On Saturday, May 27, 2000, about 11:48 a.m., central daylight time, 33 of the 113 cars making up eastbound Union Pacific Railroad train QFPLI-26 derailed near Eunice, Louisiana. Of the derailed cars, 15 contained hazardous materials and 2 contained hazardous materials residue. The derailment resulted in a release of hazardous materials with explosions and fire. About 3,500 people were evacuated from the surrounding area, which included some of the business area of Eunice. No one was injured during the derailment of the train or the subsequent release of hazardous materials. Total damages exceeded $35 million.
The National Transportation Safety Board determines that the probable cause of the May 27, 2000, derailment of Union Pacific train QFPLI-26 was the failure of a set of joint bars that had remained in service with undetected and uncorrected defects because of the Union Pacific Railroad's ineffective track inspection procedures and inadequate management oversight.
The major safety issues identified in this investigation are track conditions on the Union Pacific's Beaumont Subdivision and the effectiveness of the Union Pacific's track inspection activities, including management oversight.
As a result of the investigation, the National Transportation Safety Board makes safety recommendations to the Federal Railroad Administration, the Union Pacific Railroad, and the Association of American Railroads.
As a result of its investigation of this accident, the National Transportation Safety Board makes the following safety recommendations:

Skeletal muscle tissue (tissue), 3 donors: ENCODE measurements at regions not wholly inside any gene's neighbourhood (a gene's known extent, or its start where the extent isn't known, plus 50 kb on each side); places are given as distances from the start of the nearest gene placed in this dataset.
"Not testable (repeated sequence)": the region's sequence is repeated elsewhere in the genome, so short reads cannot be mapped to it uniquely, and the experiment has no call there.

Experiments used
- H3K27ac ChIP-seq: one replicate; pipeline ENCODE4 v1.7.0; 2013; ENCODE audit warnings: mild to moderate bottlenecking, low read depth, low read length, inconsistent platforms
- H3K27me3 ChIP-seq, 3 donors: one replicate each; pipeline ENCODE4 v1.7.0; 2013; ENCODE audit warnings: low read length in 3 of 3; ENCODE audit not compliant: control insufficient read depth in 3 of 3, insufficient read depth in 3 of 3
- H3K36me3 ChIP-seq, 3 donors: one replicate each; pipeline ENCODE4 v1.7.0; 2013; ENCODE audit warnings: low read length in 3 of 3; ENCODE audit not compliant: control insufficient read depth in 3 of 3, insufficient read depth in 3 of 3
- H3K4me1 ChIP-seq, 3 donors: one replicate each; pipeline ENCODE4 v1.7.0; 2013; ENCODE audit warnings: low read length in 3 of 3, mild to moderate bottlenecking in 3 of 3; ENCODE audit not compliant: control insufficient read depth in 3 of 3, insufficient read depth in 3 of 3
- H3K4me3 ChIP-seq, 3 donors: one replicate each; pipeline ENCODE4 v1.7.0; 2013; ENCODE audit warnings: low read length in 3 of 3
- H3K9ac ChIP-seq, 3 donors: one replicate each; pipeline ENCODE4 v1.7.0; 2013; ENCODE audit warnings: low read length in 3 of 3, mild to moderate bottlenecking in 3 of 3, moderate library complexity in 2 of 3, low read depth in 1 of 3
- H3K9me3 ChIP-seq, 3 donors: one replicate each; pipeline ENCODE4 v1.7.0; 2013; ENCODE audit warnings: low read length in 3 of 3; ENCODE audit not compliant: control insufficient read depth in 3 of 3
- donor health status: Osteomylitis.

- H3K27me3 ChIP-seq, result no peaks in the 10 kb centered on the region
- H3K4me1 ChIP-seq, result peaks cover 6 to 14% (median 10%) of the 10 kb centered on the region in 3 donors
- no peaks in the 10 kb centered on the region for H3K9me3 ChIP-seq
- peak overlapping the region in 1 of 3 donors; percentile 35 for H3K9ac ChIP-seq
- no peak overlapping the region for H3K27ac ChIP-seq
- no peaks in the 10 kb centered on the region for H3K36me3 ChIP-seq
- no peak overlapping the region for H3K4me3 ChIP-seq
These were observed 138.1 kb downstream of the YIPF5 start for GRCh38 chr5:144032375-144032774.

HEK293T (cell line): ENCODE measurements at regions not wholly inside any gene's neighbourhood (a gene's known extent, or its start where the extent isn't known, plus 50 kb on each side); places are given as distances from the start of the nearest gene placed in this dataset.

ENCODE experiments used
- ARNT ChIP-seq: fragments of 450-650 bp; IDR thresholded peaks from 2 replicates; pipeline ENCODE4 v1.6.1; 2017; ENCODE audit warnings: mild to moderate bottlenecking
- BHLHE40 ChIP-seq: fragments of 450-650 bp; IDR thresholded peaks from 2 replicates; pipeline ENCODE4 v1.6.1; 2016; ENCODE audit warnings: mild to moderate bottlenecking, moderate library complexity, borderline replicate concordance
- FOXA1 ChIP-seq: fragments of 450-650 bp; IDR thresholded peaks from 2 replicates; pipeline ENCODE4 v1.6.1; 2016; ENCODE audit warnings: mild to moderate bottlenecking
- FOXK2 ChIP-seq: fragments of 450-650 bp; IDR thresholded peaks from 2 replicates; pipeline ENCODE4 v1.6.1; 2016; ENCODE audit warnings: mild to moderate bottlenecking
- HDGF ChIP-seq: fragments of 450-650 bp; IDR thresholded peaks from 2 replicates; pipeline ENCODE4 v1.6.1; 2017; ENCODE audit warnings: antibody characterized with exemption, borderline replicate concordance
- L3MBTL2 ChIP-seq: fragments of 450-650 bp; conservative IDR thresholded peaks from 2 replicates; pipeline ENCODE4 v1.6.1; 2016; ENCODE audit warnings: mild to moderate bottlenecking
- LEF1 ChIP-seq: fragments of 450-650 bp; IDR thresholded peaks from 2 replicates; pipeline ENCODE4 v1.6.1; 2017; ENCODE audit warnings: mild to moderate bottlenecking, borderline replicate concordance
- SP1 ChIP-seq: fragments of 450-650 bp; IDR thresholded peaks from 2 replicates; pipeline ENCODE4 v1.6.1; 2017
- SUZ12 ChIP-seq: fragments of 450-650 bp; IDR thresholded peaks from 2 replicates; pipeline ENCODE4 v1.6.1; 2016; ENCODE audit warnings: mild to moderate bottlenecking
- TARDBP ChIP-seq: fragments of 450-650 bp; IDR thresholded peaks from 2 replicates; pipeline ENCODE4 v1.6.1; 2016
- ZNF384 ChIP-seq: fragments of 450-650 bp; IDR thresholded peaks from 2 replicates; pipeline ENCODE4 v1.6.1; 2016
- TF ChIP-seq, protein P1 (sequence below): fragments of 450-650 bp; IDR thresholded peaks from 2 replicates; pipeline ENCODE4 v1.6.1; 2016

To the Federal Railroad Administration:
Modify your track inspection program to incorporate the volume of hazardous materials shipments made over the tracks in determining the frequency and type of track inspections. (R-02-13)
To the Union Pacific Railroad:
Change your track inspection programs to ensure that managers are making use of all available information about track conditions, including railroad and Federal Railroad Administration track inspection reports, to identify trends or problem areas and to monitor the effectiveness of daily track inspections. (R-02-14)
To the Association of American Railroads:
Revise the guidance in your Circular No. OT-55, Recommended Railroad Operating Practices for Transportation of Hazardous Materials, to recommend that all key routes be subjected to periodic track inspections that will identify cracks or breaks in joint bars. (R-02-15)